AnthroPod is produced by the Society for Cultural Anthropology (http://www.culanth.org). Each episode, we explore what anthropologists and anthropology can teach us about the world and people around us.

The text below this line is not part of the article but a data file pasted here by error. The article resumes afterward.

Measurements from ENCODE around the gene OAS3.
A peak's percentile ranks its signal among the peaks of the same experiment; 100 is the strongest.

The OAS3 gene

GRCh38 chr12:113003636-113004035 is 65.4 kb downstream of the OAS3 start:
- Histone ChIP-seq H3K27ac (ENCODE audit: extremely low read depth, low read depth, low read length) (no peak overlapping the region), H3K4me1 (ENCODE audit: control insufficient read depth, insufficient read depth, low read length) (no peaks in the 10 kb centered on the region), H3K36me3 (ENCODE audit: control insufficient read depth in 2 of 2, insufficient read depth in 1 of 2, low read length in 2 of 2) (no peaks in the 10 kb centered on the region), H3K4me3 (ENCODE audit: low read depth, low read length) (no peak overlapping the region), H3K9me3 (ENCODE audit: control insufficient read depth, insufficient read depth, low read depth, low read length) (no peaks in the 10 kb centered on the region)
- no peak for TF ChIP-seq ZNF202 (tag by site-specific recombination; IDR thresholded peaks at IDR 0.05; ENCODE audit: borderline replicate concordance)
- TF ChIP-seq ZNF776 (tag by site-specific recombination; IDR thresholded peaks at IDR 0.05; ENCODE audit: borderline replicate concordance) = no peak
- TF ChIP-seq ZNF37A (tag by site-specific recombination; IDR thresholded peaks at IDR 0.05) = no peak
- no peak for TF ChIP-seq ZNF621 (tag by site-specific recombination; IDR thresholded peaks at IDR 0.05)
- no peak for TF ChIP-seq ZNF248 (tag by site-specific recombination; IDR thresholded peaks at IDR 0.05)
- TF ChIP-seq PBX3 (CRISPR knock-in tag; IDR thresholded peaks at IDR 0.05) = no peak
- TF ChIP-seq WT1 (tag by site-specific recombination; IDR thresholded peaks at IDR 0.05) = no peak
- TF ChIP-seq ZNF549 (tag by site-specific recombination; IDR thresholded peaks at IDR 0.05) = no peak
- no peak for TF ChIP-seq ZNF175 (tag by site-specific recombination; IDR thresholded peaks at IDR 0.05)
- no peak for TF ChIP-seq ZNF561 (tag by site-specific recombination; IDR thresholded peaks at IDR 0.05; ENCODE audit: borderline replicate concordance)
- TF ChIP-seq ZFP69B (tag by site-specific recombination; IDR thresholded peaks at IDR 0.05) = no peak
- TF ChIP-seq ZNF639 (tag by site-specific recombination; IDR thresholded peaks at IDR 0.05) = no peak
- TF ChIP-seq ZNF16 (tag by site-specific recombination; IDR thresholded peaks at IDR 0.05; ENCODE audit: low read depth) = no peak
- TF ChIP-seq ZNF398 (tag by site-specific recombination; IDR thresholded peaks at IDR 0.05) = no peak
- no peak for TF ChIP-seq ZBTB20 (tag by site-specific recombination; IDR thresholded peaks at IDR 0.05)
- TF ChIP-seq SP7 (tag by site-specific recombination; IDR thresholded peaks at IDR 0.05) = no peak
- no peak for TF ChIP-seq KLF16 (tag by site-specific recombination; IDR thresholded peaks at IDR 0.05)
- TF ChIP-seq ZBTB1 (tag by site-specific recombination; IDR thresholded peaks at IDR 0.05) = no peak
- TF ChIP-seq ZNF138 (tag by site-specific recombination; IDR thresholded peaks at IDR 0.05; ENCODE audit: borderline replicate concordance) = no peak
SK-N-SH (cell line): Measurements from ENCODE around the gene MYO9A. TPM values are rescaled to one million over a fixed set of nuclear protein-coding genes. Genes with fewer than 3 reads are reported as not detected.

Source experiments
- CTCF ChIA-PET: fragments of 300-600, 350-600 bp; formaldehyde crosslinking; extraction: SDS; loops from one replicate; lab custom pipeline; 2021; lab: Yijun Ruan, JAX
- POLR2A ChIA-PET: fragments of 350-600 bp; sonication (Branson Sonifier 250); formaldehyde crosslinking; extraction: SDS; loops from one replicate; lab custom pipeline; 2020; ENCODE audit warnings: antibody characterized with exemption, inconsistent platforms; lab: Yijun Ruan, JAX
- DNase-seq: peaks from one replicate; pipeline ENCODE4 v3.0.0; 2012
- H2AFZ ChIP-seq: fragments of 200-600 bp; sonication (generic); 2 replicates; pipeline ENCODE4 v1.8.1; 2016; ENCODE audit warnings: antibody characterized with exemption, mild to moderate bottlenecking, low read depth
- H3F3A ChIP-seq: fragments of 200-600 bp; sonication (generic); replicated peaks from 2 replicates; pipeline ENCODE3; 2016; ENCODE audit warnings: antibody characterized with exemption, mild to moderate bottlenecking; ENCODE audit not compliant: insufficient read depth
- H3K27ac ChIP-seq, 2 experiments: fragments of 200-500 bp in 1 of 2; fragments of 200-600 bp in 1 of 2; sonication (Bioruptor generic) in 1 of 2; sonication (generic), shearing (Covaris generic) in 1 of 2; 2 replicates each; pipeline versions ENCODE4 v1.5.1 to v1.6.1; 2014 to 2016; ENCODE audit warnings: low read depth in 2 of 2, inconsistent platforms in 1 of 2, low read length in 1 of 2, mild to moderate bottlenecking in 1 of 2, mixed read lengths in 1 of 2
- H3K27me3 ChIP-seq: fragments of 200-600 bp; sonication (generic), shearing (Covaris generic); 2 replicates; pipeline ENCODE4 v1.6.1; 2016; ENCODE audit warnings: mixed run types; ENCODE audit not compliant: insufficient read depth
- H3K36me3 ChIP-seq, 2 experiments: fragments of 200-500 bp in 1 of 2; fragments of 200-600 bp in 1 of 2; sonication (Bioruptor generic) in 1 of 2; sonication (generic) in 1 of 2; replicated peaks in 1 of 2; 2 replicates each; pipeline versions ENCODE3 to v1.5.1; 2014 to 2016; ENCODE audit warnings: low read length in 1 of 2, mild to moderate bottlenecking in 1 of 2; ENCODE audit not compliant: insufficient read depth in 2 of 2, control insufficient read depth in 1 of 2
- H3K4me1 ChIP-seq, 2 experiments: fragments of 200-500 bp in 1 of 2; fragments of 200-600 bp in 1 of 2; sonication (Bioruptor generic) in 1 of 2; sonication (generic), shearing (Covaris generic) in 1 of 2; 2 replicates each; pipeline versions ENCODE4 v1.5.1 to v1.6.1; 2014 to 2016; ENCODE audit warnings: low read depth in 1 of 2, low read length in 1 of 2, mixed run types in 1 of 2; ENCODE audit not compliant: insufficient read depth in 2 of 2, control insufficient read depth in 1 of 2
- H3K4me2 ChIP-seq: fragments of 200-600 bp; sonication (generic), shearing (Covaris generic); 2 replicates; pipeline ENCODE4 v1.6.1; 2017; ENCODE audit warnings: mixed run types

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Private lecture delivered by Prof. John Yoo (University of California Berkeley School of Law) to Prof. Phillip Muñoz's Constitutional Law Class on April 13, 2021. Prof. Yoo discussed the history and development of executive power and the Constitution, and shared stories from his time in Washington, D.C. on 9/11. John Yoo is the Emanuel Heller Professor of Law at the University of California at Berkeley, a Visiting Scholar at the American Enterprise Institute, and a Visiting Fellow at the Hoover Institution, Stanford University. His tenth book, Defender-in-Chief: Trump’s Fight for Presidential Power, was published last year by St. Martin’s Press. Professor Yoo’s other books include Striking Power: How Cyber, Robots, and Space Weapons Change the Rules for War, Point of Attack: Preventive War, International Law, and Global Welfare, and Crisis and Command: A History of Executive Power from George Washington to George Bush. Professor Yoo has served in all three branches of government. He was an official in the U.S. Department of Justice, where he worked on national security and terrorism issues after the 9/11 attacks. He served as general counsel of the U.S. Senate Judiciary Committee. He has been a law clerk for Supreme Court Justice Clarence Thomas and federal appeals Judge Laurence Silberman. Professor Yoo graduated from Yale Law School and summa cum laude from Harvard College. At Berkeley, Professor Yoo directs the Public Law and Policy program and the Korea Law Center and is a winner of the Federalist Society’s Paul Bator award.